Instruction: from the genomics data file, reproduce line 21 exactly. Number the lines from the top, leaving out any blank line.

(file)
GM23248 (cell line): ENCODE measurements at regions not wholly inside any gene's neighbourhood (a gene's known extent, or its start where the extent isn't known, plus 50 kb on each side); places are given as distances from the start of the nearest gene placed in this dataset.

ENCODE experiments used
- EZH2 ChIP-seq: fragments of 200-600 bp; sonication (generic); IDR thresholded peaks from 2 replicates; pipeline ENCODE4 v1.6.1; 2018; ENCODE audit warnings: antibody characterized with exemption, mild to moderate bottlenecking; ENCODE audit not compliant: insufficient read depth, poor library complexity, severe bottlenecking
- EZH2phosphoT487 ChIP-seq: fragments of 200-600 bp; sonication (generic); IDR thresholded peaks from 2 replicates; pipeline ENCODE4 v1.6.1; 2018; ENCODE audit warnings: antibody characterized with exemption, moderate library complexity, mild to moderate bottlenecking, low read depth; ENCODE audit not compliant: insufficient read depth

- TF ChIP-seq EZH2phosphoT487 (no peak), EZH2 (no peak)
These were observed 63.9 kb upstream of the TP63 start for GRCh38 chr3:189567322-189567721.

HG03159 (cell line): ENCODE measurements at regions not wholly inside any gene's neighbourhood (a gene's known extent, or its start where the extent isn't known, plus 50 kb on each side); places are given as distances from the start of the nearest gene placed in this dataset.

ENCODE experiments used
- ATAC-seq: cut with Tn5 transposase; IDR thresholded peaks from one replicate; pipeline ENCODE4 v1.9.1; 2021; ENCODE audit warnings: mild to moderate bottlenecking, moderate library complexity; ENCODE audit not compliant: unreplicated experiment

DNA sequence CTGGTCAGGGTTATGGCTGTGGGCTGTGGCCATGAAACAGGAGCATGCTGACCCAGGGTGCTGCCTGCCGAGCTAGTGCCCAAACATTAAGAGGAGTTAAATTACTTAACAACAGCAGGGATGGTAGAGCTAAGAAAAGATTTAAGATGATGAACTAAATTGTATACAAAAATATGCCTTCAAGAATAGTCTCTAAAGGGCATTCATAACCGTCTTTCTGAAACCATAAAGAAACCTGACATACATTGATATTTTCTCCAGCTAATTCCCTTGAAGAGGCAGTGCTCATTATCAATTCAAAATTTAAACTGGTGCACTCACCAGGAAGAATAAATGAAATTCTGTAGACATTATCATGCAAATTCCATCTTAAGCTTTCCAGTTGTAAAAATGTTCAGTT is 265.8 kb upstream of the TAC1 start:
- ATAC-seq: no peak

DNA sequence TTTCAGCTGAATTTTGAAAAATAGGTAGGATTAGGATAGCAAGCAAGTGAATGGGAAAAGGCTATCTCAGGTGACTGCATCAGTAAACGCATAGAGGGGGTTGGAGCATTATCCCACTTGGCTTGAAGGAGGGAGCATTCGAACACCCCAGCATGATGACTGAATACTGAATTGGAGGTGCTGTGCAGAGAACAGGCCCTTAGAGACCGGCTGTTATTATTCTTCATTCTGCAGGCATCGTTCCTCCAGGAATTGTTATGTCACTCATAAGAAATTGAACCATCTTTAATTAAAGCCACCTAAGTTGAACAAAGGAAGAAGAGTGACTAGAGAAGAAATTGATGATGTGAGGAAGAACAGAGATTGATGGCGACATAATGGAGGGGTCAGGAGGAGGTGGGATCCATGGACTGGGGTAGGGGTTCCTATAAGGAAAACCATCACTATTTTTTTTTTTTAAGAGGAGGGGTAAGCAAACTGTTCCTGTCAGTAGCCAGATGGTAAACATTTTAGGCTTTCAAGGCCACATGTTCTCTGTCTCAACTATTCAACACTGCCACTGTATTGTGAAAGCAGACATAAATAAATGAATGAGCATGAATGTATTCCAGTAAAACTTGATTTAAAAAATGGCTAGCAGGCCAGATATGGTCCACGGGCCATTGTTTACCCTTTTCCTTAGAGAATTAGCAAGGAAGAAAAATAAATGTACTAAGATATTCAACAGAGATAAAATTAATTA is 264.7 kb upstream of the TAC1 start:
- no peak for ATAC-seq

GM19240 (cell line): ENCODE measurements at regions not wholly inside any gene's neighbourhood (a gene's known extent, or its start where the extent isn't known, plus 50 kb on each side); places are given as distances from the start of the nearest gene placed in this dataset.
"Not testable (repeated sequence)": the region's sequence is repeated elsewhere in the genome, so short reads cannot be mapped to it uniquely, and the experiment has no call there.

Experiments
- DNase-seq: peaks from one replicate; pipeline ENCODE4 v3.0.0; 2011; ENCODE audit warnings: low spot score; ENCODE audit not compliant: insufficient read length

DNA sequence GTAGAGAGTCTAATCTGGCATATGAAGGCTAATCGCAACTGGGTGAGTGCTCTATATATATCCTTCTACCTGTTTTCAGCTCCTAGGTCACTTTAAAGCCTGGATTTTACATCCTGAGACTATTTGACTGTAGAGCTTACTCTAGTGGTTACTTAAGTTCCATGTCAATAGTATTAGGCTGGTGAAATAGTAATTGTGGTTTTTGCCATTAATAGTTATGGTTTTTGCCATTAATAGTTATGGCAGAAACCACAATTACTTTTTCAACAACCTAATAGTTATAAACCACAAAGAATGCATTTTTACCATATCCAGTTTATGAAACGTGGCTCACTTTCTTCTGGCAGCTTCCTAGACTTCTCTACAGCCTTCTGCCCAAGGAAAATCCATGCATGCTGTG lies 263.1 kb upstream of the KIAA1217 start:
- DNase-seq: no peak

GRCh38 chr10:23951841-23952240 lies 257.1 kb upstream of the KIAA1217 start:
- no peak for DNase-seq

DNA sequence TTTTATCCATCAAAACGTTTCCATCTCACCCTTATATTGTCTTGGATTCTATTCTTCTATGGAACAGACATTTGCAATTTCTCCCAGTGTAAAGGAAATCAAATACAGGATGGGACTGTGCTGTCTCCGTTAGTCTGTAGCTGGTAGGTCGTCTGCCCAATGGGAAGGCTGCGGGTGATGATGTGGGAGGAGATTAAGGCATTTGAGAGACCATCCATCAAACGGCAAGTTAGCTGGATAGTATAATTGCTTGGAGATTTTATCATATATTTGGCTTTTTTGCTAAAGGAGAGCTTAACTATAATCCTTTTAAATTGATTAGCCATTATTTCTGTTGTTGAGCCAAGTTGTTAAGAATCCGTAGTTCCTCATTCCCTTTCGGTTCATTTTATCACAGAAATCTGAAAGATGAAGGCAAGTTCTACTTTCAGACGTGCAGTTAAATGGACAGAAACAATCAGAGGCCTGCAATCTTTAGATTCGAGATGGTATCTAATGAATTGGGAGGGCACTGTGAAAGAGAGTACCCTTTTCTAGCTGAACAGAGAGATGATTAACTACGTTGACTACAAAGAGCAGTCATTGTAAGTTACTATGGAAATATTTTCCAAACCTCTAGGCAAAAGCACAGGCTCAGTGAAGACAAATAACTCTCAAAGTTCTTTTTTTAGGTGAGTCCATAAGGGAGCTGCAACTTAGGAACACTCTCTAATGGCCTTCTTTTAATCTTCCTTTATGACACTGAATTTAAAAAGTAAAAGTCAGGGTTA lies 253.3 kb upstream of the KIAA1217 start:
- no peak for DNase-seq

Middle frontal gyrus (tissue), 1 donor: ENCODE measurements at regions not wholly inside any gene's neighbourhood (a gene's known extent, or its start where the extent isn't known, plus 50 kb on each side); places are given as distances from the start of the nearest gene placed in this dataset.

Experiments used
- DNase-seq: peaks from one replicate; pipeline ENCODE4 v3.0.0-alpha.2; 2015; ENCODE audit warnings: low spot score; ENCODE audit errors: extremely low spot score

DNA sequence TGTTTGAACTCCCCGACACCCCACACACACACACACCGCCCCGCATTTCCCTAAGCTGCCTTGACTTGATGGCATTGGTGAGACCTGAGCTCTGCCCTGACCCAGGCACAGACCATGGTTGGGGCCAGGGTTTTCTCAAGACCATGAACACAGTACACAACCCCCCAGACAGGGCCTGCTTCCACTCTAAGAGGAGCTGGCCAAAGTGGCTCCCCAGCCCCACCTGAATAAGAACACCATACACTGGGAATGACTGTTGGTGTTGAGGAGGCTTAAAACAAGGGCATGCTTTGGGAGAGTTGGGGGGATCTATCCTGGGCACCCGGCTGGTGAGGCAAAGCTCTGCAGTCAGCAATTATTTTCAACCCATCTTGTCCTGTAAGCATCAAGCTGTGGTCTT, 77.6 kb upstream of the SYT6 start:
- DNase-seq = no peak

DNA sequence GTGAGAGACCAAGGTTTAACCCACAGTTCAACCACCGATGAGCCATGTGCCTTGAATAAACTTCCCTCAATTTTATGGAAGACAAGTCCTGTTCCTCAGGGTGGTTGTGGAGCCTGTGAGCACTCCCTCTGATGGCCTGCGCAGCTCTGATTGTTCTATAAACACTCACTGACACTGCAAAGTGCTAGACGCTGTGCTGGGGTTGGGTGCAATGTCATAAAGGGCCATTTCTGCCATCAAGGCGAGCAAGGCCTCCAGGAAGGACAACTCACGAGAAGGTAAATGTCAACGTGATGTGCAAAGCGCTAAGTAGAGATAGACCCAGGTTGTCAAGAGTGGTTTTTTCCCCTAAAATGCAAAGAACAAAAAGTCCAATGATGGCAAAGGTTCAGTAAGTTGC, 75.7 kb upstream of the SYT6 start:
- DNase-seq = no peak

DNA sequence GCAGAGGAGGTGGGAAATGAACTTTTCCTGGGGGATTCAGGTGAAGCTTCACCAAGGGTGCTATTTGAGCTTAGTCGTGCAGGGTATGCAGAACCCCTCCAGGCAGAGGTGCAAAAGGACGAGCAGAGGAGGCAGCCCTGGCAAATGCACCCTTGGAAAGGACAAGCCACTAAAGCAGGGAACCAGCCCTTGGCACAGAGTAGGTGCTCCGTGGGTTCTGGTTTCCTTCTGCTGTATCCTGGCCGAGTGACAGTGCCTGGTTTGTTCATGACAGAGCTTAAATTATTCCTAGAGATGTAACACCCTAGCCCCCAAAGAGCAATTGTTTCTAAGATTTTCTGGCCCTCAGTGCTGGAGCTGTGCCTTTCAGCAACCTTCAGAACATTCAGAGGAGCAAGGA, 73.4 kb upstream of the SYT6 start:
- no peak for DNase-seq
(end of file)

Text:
- no peak for DNase-seq